Conservation charity the National Trust is producing free monthly podcasts about wildlife and the countryside to promote understanding and enjoyment of natural habitats.
Each podcast will include a wildlife story, an interview with a trust worker and a slot with butterfly expert Matthew Oates. The broadcasts are downloadable from the organisation's website and come with a monthly photo gallery.
The first podcast, for March, featured a search for the mountain hare in the Peak District and an interview with a volunteer geologist in Dovedale about the district's disappearing rivers.
A spokesman for the charity says the popularity of BBC programmes such as Springwatch and Coast inspired the National Trust to find an innovative way to tell wildlife stories.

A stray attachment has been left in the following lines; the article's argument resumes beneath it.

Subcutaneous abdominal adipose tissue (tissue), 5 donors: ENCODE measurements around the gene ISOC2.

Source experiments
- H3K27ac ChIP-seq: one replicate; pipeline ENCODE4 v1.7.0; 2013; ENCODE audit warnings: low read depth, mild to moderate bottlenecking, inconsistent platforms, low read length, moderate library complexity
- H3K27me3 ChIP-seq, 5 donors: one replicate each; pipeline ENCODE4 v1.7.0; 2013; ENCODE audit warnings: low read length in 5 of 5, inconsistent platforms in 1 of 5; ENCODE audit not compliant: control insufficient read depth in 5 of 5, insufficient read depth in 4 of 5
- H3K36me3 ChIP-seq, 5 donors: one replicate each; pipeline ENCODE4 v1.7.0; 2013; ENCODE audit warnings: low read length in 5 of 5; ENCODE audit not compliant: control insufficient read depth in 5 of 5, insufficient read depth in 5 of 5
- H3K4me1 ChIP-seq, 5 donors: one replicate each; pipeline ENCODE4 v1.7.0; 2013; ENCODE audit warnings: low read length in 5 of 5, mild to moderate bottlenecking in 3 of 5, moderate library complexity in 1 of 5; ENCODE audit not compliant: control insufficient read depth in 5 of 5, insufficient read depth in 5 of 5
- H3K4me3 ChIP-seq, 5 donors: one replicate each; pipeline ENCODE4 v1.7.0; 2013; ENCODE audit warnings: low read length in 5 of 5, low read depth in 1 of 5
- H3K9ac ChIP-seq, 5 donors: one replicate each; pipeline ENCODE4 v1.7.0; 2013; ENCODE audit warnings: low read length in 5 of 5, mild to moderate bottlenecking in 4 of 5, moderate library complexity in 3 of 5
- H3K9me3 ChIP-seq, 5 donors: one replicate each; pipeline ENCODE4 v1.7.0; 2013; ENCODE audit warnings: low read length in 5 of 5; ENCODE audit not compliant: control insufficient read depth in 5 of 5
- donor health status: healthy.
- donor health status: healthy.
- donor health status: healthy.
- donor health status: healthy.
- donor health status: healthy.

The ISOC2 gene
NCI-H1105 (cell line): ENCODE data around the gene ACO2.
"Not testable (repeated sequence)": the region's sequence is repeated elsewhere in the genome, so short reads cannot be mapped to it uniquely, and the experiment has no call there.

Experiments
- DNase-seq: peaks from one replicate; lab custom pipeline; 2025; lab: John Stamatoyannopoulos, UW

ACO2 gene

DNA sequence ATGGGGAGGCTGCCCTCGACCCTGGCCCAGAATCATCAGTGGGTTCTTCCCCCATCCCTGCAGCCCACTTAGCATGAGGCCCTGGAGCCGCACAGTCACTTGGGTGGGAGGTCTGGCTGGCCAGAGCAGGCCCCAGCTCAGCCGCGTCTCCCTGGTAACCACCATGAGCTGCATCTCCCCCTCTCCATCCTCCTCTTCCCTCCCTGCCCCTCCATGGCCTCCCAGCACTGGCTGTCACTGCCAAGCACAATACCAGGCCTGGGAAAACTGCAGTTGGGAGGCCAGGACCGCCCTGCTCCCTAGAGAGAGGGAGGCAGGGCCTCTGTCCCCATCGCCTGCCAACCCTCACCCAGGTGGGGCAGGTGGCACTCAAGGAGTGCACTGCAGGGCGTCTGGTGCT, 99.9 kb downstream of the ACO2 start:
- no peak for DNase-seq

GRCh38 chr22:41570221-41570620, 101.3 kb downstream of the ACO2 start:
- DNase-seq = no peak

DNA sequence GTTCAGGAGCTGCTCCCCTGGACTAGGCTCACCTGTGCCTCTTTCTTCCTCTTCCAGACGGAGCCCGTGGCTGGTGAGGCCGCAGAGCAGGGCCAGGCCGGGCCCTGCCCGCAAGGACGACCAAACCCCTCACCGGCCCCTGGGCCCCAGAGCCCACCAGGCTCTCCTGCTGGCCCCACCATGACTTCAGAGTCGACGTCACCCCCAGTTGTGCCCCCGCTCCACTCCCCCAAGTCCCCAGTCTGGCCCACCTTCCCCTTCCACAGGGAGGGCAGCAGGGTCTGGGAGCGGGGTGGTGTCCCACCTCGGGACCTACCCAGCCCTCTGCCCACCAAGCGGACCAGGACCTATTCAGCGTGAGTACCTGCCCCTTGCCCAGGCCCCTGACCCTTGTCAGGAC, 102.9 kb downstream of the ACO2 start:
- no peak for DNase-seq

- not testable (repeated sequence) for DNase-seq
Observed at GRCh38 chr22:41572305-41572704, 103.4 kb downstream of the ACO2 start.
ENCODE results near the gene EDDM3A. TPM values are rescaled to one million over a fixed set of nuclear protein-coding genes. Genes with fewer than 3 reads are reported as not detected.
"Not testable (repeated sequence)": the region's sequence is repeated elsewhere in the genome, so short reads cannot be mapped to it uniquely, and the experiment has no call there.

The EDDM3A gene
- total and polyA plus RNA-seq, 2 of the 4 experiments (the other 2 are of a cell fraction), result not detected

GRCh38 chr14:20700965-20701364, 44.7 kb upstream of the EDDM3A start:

"The podcast allows us to tell the story directly," he says. "On a radio show, our story tends to be just one part of a bigger programme featuring other organisations or other people. With a podcast, you communicate directly with your listener.
"The spoken word brings things to life in a way that is not possible with the written word."
The podcasts were cheap to produce, he says: "The equipment is not as expensive as it was. Digital recorders have come down in price and the software you need is often available for free.
"This is an inexpensive, practical way for charities to tell these kinds of stories to listeners."